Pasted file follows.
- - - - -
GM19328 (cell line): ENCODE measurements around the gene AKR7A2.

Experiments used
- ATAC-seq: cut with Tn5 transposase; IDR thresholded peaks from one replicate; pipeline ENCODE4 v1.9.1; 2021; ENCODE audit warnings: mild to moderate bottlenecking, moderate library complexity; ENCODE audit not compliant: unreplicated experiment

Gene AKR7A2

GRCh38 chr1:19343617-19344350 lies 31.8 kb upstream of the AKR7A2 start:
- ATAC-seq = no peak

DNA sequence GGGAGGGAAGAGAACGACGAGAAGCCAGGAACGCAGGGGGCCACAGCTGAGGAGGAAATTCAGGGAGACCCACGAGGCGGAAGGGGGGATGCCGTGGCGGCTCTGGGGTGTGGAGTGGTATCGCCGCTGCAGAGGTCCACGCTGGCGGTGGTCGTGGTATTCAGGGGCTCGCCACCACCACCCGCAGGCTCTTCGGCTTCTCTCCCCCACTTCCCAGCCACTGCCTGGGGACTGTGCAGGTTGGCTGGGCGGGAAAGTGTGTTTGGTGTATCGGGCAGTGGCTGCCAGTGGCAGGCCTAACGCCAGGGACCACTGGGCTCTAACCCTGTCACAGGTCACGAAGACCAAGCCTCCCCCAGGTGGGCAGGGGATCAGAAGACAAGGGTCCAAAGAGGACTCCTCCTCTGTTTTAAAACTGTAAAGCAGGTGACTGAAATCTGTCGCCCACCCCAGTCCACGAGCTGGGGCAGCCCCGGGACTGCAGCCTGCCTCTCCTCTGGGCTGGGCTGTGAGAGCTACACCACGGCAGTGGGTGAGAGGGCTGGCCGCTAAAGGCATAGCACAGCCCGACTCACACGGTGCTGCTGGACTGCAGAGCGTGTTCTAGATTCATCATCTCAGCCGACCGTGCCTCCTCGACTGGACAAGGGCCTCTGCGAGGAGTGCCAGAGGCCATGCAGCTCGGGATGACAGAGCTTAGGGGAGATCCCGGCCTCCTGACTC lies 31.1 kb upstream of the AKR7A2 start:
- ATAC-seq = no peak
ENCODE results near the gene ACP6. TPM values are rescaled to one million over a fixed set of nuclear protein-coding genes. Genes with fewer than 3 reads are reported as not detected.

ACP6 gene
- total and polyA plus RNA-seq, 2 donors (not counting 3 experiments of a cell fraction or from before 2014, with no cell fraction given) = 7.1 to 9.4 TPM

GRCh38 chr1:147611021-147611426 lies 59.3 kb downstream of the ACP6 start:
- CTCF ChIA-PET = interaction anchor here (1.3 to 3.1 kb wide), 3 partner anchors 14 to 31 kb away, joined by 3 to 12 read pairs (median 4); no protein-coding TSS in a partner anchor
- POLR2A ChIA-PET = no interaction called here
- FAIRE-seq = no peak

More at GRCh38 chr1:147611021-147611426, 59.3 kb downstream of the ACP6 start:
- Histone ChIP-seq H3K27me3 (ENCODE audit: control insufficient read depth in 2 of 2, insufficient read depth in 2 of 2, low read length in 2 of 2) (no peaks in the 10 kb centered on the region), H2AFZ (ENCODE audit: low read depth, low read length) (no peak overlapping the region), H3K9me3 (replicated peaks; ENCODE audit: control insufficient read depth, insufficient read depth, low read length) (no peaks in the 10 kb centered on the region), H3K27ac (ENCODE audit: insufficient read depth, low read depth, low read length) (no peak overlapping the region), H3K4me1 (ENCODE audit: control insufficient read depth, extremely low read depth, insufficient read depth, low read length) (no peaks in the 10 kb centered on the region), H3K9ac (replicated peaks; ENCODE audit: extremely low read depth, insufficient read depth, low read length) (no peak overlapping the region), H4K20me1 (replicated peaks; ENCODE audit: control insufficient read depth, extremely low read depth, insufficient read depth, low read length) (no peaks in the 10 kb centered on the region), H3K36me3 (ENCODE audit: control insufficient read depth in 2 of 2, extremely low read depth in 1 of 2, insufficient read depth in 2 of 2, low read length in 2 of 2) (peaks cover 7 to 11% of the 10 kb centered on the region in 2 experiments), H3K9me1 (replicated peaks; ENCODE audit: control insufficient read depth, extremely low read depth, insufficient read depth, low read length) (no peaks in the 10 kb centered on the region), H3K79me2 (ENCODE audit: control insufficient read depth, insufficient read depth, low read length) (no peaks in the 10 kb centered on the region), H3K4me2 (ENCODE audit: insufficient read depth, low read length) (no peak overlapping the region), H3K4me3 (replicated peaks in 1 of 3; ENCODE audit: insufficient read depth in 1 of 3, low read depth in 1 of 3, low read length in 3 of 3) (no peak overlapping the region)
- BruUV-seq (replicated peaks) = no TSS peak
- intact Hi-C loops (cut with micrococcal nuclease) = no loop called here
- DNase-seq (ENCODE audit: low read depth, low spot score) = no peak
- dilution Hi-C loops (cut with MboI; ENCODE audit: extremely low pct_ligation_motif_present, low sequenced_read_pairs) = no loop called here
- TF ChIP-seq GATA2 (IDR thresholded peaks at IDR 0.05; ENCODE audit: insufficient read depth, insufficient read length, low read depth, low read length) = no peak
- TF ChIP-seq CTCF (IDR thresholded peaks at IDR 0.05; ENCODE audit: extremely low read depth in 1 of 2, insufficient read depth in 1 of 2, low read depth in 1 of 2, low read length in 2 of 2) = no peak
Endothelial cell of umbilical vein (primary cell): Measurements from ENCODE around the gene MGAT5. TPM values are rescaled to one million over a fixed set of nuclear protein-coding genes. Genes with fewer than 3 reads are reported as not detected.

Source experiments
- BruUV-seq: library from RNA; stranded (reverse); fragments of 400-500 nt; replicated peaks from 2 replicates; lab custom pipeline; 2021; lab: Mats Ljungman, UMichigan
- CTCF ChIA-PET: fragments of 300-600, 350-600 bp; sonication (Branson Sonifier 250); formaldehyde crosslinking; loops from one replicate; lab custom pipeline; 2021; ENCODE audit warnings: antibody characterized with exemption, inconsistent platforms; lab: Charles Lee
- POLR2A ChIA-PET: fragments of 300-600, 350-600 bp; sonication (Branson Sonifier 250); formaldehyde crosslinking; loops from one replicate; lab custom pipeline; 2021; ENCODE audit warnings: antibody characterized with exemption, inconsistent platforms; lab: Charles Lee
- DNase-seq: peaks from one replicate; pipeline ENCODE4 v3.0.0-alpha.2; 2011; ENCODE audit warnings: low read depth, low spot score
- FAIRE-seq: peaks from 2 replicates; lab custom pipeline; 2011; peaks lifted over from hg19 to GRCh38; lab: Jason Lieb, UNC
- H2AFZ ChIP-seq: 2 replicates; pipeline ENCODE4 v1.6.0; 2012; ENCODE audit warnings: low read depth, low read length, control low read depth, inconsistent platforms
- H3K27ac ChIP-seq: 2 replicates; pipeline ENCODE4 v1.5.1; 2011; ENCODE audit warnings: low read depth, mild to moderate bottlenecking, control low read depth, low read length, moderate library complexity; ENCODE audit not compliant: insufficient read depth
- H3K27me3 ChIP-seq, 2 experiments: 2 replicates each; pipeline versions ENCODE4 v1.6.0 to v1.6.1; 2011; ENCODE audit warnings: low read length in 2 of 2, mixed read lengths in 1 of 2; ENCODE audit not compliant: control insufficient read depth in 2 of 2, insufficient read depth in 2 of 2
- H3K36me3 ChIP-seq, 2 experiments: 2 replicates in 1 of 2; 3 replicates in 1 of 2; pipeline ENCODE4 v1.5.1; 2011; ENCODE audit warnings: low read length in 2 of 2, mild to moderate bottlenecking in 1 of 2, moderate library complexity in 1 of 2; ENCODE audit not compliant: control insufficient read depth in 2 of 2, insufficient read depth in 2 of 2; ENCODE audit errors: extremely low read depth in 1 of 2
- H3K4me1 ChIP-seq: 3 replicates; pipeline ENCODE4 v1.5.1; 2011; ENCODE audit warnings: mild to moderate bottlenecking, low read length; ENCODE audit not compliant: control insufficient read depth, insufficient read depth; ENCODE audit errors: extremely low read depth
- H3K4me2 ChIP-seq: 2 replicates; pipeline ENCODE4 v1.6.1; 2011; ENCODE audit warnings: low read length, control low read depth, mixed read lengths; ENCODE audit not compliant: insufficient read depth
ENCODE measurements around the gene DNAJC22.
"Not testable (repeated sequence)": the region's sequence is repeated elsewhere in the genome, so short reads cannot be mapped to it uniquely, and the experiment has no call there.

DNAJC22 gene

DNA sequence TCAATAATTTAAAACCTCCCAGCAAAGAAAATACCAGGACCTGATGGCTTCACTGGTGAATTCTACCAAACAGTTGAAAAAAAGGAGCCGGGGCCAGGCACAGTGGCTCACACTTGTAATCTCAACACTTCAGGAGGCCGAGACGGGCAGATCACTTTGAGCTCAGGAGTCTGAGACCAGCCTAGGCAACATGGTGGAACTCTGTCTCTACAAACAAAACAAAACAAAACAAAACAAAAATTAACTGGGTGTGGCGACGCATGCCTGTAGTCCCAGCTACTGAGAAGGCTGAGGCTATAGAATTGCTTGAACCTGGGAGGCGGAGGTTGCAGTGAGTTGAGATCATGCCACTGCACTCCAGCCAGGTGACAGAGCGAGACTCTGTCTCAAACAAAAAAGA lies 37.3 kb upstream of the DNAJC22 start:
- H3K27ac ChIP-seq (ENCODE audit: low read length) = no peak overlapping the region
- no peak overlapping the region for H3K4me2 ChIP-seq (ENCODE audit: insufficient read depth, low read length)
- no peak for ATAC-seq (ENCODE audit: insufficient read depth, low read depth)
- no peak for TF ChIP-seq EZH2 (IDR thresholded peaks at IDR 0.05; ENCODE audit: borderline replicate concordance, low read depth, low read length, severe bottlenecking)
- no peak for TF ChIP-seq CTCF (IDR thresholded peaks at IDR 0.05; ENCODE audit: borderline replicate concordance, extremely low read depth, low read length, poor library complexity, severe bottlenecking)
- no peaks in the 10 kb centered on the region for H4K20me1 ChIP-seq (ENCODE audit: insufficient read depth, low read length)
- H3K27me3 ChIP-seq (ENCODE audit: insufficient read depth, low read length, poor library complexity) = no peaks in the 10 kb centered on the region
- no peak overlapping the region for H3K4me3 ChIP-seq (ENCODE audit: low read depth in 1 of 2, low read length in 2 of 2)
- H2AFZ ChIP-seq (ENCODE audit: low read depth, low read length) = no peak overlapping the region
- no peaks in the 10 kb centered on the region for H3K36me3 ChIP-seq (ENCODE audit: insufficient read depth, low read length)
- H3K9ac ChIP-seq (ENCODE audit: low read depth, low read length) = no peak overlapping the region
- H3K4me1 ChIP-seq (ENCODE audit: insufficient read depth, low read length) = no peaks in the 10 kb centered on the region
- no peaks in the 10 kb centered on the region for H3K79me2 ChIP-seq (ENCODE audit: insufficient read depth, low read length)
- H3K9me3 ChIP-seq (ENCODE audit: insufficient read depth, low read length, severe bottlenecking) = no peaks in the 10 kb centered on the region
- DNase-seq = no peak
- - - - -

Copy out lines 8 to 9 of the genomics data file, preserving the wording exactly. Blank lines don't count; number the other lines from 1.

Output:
- ATAC-seq = no peak
ENCODE results near the gene ACP6. TPM values are rescaled to one million over a fixed set of nuclear protein-coding genes. Genes with fewer than 3 reads are reported as not detected.